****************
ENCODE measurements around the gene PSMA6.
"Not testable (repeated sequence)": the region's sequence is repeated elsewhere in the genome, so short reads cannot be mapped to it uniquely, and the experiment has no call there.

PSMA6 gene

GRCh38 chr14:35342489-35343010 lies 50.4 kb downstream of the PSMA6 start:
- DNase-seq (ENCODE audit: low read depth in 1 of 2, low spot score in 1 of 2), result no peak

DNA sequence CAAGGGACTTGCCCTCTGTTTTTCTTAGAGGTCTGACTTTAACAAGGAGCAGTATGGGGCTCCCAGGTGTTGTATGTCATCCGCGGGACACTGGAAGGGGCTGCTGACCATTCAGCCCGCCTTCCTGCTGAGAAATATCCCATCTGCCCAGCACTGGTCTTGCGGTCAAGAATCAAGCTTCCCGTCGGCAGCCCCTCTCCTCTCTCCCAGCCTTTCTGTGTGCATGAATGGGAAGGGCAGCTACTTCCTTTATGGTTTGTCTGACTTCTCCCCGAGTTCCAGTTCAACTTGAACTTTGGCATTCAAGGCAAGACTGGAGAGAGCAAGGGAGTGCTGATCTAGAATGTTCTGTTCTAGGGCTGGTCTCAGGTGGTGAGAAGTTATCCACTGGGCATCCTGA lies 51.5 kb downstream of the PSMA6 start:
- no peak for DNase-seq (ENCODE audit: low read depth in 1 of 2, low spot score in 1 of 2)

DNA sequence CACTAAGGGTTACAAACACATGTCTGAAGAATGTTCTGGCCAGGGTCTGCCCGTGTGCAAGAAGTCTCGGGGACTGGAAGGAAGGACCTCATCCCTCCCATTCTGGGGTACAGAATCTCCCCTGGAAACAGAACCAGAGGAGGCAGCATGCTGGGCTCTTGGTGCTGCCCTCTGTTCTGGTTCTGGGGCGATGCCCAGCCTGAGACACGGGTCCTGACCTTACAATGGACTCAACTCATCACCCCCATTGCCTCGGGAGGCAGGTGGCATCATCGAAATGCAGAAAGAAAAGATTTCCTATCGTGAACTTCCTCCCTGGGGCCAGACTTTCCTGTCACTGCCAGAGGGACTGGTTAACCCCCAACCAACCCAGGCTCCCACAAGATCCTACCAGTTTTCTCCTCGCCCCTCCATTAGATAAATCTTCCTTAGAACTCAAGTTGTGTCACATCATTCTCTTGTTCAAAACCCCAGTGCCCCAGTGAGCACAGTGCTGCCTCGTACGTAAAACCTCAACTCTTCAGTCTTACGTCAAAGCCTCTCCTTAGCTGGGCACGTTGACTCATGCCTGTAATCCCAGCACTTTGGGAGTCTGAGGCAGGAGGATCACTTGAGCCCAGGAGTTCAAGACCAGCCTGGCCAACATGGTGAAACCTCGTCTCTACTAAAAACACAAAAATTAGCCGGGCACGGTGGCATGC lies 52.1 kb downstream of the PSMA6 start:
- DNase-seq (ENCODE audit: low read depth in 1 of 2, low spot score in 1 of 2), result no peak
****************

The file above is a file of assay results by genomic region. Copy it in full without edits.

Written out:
ENCODE measurements around the gene PSMA6.
"Not testable (repeated sequence)": the region's sequence is repeated elsewhere in the genome, so short reads cannot be mapped to it uniquely, and the experiment has no call there.

PSMA6 gene

GRCh38 chr14:35342489-35343010 lies 50.4 kb downstream of the PSMA6 start:
- DNase-seq (ENCODE audit: low read depth in 1 of 2, low spot score in 1 of 2), result no peak

DNA sequence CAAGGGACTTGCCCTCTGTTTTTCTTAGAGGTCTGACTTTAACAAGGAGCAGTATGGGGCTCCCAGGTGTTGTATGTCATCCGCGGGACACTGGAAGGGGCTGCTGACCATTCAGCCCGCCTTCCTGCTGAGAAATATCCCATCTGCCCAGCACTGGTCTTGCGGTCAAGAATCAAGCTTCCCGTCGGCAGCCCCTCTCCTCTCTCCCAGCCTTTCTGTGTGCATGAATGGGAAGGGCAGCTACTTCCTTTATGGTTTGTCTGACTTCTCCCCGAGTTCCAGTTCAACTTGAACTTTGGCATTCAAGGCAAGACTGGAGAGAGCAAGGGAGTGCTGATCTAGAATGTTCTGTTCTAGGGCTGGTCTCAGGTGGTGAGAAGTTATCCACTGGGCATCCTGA lies 51.5 kb downstream of the PSMA6 start:
- no peak for DNase-seq (ENCODE audit: low read depth in 1 of 2, low spot score in 1 of 2)

DNA sequence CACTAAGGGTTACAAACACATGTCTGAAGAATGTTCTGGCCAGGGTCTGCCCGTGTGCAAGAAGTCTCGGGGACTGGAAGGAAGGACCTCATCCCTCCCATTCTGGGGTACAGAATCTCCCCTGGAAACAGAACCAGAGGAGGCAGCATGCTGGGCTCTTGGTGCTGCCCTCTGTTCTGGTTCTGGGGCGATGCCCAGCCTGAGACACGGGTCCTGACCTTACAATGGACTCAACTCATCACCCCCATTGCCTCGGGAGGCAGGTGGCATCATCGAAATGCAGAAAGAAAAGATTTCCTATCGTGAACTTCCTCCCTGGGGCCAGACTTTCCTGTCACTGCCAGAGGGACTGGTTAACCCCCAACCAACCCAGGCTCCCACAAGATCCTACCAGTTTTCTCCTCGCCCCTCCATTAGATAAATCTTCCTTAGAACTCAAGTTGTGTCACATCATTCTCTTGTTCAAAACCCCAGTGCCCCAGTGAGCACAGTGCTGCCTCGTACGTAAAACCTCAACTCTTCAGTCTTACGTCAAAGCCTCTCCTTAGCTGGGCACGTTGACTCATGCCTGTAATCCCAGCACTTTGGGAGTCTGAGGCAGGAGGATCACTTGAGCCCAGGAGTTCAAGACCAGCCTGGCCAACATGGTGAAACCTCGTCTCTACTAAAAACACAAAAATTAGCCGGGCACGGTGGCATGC lies 52.1 kb downstream of the PSMA6 start:
- DNase-seq (ENCODE audit: low read depth in 1 of 2, low spot score in 1 of 2), result no peak